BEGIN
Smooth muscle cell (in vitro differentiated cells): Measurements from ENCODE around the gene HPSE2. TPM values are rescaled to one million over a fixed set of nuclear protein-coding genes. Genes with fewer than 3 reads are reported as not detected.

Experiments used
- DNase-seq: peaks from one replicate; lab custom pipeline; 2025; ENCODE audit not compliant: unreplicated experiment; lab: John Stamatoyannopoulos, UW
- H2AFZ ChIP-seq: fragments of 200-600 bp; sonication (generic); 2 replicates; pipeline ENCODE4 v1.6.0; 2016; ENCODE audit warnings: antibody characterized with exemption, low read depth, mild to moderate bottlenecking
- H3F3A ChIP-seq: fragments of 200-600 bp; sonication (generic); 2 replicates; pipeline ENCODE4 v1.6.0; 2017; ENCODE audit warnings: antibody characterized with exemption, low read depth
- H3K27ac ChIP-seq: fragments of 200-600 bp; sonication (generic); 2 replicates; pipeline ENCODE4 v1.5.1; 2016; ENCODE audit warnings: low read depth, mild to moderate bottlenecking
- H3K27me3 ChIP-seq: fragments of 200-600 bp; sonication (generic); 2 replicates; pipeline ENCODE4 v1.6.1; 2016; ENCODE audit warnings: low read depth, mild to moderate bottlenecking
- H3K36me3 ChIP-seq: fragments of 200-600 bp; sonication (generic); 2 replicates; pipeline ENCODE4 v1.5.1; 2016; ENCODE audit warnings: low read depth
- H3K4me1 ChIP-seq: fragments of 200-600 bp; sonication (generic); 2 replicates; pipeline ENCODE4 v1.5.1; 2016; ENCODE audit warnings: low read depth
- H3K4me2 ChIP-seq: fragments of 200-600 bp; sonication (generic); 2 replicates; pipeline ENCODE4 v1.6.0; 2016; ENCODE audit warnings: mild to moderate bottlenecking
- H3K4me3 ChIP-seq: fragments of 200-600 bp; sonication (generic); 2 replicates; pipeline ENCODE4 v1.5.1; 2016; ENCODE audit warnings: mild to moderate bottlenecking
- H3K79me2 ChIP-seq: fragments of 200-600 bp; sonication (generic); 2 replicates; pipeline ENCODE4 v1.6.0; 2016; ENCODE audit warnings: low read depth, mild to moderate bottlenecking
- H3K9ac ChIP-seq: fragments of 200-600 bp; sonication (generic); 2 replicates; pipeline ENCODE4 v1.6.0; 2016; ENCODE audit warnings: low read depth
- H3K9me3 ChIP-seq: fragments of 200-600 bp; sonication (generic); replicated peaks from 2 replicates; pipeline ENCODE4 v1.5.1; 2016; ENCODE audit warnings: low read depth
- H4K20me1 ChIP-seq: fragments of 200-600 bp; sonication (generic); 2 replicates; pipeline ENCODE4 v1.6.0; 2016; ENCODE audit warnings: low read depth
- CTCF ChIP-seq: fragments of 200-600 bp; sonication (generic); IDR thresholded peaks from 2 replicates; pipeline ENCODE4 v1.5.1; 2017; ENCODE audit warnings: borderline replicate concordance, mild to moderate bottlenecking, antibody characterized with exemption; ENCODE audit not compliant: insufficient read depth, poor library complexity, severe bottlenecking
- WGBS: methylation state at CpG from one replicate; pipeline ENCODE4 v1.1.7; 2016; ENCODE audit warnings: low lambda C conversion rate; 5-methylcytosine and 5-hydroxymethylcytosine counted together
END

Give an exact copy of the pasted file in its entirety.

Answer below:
Smooth muscle cell (in vitro differentiated cells): Measurements from ENCODE around the gene HPSE2. TPM values are rescaled to one million over a fixed set of nuclear protein-coding genes. Genes with fewer than 3 reads are reported as not detected.

Experiments used
- DNase-seq: peaks from one replicate; lab custom pipeline; 2025; ENCODE audit not compliant: unreplicated experiment; lab: John Stamatoyannopoulos, UW
- H2AFZ ChIP-seq: fragments of 200-600 bp; sonication (generic); 2 replicates; pipeline ENCODE4 v1.6.0; 2016; ENCODE audit warnings: antibody characterized with exemption, low read depth, mild to moderate bottlenecking
- H3F3A ChIP-seq: fragments of 200-600 bp; sonication (generic); 2 replicates; pipeline ENCODE4 v1.6.0; 2017; ENCODE audit warnings: antibody characterized with exemption, low read depth
- H3K27ac ChIP-seq: fragments of 200-600 bp; sonication (generic); 2 replicates; pipeline ENCODE4 v1.5.1; 2016; ENCODE audit warnings: low read depth, mild to moderate bottlenecking
- H3K27me3 ChIP-seq: fragments of 200-600 bp; sonication (generic); 2 replicates; pipeline ENCODE4 v1.6.1; 2016; ENCODE audit warnings: low read depth, mild to moderate bottlenecking
- H3K36me3 ChIP-seq: fragments of 200-600 bp; sonication (generic); 2 replicates; pipeline ENCODE4 v1.5.1; 2016; ENCODE audit warnings: low read depth
- H3K4me1 ChIP-seq: fragments of 200-600 bp; sonication (generic); 2 replicates; pipeline ENCODE4 v1.5.1; 2016; ENCODE audit warnings: low read depth
- H3K4me2 ChIP-seq: fragments of 200-600 bp; sonication (generic); 2 replicates; pipeline ENCODE4 v1.6.0; 2016; ENCODE audit warnings: mild to moderate bottlenecking
- H3K4me3 ChIP-seq: fragments of 200-600 bp; sonication (generic); 2 replicates; pipeline ENCODE4 v1.5.1; 2016; ENCODE audit warnings: mild to moderate bottlenecking
- H3K79me2 ChIP-seq: fragments of 200-600 bp; sonication (generic); 2 replicates; pipeline ENCODE4 v1.6.0; 2016; ENCODE audit warnings: low read depth, mild to moderate bottlenecking
- H3K9ac ChIP-seq: fragments of 200-600 bp; sonication (generic); 2 replicates; pipeline ENCODE4 v1.6.0; 2016; ENCODE audit warnings: low read depth
- H3K9me3 ChIP-seq: fragments of 200-600 bp; sonication (generic); replicated peaks from 2 replicates; pipeline ENCODE4 v1.5.1; 2016; ENCODE audit warnings: low read depth
- H4K20me1 ChIP-seq: fragments of 200-600 bp; sonication (generic); 2 replicates; pipeline ENCODE4 v1.6.0; 2016; ENCODE audit warnings: low read depth
- CTCF ChIP-seq: fragments of 200-600 bp; sonication (generic); IDR thresholded peaks from 2 replicates; pipeline ENCODE4 v1.5.1; 2017; ENCODE audit warnings: borderline replicate concordance, mild to moderate bottlenecking, antibody characterized with exemption; ENCODE audit not compliant: insufficient read depth, poor library complexity, severe bottlenecking
- WGBS: methylation state at CpG from one replicate; pipeline ENCODE4 v1.1.7; 2016; ENCODE audit warnings: low lambda C conversion rate; 5-methylcytosine and 5-hydroxymethylcytosine counted together